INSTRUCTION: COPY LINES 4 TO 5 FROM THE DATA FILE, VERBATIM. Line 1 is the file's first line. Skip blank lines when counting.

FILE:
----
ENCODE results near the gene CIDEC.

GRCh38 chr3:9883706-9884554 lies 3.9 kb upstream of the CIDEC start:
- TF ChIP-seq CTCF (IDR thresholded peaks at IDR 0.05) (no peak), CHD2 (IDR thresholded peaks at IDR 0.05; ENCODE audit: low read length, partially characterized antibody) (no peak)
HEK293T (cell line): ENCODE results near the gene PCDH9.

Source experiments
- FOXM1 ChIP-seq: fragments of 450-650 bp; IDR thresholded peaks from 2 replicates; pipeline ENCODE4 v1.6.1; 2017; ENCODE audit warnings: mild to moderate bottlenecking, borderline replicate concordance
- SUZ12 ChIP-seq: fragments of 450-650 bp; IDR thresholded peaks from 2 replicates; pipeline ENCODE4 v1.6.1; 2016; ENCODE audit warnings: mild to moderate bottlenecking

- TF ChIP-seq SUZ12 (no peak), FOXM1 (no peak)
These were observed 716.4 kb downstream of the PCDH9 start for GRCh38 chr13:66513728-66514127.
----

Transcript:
HEK293T (cell line): ENCODE results near the gene PCDH9.

Source experiments